Investors in Aldar Properties' $1.1bn Islamic bond, which is due November 10, are betting the indebted developer will repay the issue even if it means more aid from Abu Dhabi which bailed the company out this year.
Aldar is limping back to recovery after posting record quarterly losses at the end of 2010, forcing the Abu Dhabi government to step in with a $5.2bn rescue package in January.
The builder of the Yas Marina Formula One circuit in the UAE capital has been forced to cut staff and scale back operations as it grapples with a property collapse in the region.
It has also seen the Abu Dhabi government extend its control over the firm, including replacing its chief financial officer with an executive from state fund Mubadala, which participated in the January bailout.
Despite its troubles, bondholders are betting the developer will pay off the convertible sukuk in full if only because of Abu Dhabi's determination to avoid the embarrassment of a default on its doorstep.
The sukuk was trading just below par on Wednesday, bid at 99.90, one UAE trader said, implying bondholder confidence in the credit.
"There's no doubt about this one. Aldar will pay. If there's a default here, it can trigger others, so they can't afford to miss this one," said Mohamed Yasin, managing director and chief investment officer at CAPM Investment.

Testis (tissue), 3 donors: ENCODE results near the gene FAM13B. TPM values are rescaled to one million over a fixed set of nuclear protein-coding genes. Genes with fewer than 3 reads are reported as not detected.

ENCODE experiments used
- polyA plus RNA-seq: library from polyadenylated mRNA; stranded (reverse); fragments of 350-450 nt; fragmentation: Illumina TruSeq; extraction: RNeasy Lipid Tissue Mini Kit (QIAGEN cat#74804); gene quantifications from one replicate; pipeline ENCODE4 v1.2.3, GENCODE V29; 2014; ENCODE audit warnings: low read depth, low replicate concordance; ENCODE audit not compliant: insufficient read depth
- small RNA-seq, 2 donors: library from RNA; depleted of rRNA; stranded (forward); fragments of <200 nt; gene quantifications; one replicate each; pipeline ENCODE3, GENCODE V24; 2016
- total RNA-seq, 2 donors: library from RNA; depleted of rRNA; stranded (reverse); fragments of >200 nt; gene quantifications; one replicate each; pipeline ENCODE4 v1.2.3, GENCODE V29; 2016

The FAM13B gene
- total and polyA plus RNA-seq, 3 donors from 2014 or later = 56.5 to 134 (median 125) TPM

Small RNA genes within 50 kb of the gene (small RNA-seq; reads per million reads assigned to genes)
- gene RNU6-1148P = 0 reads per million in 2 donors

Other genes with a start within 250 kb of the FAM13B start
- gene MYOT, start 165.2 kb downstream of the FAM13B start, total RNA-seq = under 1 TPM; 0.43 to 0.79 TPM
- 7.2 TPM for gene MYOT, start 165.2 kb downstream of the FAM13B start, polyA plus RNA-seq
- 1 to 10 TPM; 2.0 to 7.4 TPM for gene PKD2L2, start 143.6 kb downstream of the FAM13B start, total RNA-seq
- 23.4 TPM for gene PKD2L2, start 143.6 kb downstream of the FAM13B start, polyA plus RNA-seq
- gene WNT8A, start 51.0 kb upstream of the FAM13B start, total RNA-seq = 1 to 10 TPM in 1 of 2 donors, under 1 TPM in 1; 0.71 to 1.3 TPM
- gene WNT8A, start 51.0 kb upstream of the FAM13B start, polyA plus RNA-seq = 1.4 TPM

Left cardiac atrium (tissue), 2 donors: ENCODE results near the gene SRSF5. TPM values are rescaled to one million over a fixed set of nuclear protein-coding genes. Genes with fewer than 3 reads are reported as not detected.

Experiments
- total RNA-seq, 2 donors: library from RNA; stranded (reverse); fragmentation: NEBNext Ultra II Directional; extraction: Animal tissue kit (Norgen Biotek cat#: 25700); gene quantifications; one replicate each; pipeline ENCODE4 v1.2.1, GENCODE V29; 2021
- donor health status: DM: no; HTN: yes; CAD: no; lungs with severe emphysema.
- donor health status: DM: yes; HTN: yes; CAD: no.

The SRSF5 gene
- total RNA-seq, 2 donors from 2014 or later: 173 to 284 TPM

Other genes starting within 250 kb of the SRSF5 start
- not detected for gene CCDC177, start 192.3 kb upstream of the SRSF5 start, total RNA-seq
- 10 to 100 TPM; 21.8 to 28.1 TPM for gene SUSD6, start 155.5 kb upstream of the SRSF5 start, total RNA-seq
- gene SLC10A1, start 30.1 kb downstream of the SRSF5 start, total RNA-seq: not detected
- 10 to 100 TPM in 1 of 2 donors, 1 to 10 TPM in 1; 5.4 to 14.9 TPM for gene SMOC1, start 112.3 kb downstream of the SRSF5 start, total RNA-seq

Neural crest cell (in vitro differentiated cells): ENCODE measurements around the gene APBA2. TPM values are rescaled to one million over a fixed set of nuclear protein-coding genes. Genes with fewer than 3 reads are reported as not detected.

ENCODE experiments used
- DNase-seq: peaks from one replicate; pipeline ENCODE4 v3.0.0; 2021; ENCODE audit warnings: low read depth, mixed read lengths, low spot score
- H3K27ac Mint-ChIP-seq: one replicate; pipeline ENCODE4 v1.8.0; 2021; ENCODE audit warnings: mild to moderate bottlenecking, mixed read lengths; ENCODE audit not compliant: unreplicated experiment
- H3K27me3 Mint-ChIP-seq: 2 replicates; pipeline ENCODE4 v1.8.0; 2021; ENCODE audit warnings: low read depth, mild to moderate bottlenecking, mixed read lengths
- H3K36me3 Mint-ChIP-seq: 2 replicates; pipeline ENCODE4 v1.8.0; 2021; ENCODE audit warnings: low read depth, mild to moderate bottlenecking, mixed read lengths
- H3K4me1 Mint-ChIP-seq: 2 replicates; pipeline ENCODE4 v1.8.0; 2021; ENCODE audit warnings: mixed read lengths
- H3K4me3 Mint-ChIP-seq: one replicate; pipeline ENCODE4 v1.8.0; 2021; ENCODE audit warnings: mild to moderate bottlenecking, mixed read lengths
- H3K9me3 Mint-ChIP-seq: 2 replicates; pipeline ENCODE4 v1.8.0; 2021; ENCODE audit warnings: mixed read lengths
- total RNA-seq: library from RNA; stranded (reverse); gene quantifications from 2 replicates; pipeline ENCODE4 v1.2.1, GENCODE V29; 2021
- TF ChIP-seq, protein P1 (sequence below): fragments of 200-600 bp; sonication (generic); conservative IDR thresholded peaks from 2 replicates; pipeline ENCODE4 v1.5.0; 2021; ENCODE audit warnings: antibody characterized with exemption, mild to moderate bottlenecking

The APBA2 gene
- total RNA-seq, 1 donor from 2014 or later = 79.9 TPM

Non-payment of a bond from an Abu Dhabi-linked company would damage the government's reputation, and risk higher borrowing costs for its firms.
The sukuk was arranged as an exchangeable bond by National Bank of Abu Dhabi , Barclays Capital and Credit Suisse, at a conversion price of $1.55 or 5.69 dirhams.
Aldar shares ended at 1 dirham on Wednesday on the Abu Dhabi bourse. The stock has tumbled 55 percent this year. The deadline to exchange the bonds into Aldar shares was 25 days prior to the maturity date, according to terms released in February 2007.
Aldar officials were not immediately available for comment.
The company is due to announce third quarter results on Thursday after a board meeting where the upcoming redemption will be discussed, a source familiar with the matter told Reuters.
"As Aldar has always said, it will meet its obligations," a source familiar with the matter told Reuters.
It swung to profit in the second quarter and analysts forecast profit of AED139m in the third quarter, from a loss of AED731m a year ago.
Abu Dhabi, the wealthiest of seven emirates which make up the UAE, holds over 90 percent of the oil reserves in the world's fourth largest exporter.
It threw neighbour Dubai a $10 billion lifeline in 2009 which helped repay a $4bon sukuk to bondholders of its flagship property firm Nakheel.
"From a bondholder perspective, I'm positive on the Aldar credit. As such I don't foresee any issues with redemption of the forthcoming bond maturity, and indeed the market is currently pricing the instrument as such," said Chavan Bhogaita, head of markets strategy unit at National Bank of Abu Dhabi.
The developer has put some projects on hold as it grapples with a sluggish market recovery.
House prices in Abu Dhabi, 60 percent below their peak, may fall further, with about 11,000 new homes expected to hit the market in the fourth quarter, according to a report by property consultants Jones Lang LaSalle.